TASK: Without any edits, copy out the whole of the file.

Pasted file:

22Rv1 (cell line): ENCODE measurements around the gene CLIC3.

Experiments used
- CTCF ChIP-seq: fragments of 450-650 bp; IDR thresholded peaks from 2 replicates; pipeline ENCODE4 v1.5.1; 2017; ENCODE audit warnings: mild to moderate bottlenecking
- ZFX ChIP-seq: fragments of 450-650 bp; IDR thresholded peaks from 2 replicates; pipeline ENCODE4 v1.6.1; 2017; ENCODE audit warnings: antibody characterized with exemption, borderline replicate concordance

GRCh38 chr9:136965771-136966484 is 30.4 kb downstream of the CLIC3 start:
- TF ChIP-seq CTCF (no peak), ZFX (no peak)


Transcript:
22Rv1 (cell line): ENCODE measurements around the gene CLIC3.

Experiments used
- CTCF ChIP-seq: fragments of 450-650 bp; IDR thresholded peaks from 2 replicates; pipeline ENCODE4 v1.5.1; 2017; ENCODE audit warnings: mild to moderate bottlenecking
- ZFX ChIP-seq: fragments of 450-650 bp; IDR thresholded peaks from 2 replicates; pipeline ENCODE4 v1.6.1; 2017; ENCODE audit warnings: antibody characterized with exemption, borderline replicate concordance

GRCh38 chr9:136965771-136966484 is 30.4 kb downstream of the CLIC3 start:
- TF ChIP-seq CTCF (no peak), ZFX (no peak)